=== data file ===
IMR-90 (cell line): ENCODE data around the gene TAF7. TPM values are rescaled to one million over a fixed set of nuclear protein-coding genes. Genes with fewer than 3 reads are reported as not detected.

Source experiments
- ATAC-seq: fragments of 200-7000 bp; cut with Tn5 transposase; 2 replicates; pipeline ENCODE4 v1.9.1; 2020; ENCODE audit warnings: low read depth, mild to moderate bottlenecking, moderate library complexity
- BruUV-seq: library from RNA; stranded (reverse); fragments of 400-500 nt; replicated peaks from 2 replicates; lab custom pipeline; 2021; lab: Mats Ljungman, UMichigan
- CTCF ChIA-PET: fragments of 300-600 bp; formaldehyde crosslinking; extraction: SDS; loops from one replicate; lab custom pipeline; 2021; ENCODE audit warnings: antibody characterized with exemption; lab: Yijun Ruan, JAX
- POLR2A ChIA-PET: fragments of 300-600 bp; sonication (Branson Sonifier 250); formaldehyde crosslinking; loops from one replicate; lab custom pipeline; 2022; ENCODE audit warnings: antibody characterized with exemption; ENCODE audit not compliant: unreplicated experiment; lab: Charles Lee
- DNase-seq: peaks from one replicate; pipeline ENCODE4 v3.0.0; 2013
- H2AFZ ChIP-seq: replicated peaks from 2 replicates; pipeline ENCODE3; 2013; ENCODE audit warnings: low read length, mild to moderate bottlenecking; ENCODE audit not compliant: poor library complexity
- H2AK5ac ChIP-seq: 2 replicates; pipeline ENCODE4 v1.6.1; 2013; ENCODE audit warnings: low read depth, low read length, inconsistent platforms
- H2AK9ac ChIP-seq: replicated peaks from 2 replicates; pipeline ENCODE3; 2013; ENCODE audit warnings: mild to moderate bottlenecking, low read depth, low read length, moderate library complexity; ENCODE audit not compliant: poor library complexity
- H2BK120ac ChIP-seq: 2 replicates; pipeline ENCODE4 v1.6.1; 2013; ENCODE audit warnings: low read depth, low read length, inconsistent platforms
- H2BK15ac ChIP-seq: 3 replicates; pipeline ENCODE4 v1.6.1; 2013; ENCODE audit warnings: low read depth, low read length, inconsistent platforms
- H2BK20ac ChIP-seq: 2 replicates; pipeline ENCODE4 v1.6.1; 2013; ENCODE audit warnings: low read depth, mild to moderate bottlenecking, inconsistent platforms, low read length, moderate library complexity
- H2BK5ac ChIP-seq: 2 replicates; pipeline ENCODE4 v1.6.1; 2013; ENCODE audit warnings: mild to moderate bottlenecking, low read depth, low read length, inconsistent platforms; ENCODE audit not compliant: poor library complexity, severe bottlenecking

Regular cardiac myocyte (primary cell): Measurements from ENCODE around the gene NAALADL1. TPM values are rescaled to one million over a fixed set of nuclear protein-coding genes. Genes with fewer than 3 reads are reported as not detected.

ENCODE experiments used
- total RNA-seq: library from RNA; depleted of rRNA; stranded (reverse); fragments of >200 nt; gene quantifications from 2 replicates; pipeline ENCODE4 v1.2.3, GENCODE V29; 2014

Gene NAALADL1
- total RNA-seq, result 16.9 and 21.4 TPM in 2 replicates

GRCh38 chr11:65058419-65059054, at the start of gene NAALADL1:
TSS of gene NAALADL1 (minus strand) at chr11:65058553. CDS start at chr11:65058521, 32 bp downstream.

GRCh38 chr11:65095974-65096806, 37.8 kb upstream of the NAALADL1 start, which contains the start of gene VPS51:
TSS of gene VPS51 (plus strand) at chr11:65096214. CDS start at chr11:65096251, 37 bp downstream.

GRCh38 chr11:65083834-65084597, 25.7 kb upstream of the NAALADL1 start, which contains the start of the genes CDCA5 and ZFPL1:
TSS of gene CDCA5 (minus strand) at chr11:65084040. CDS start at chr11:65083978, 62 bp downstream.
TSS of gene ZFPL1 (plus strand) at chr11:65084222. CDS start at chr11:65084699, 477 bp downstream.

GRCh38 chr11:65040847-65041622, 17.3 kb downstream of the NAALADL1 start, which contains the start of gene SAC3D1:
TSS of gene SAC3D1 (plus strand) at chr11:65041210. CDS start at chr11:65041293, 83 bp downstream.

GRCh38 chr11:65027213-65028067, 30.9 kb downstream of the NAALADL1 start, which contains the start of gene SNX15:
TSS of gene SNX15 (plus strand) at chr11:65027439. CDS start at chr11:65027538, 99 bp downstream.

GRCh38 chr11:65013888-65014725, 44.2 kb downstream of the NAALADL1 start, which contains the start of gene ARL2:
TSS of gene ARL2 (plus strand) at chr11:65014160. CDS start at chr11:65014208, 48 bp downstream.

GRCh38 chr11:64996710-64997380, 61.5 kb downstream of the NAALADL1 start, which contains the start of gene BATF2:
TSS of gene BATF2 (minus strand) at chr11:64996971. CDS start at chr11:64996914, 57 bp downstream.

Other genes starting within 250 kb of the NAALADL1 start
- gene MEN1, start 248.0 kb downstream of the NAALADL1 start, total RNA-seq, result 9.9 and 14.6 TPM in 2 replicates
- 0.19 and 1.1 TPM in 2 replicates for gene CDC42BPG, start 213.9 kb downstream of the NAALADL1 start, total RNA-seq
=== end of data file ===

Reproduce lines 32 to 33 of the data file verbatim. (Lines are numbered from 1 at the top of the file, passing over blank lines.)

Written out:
TSS of gene ARL2 (plus strand) at chr11:65014160. CDS start at chr11:65014208, 48 bp downstream.

GRCh38 chr11:64996710-64997380, 61.5 kb downstream of the NAALADL1 start, which contains the start of gene BATF2: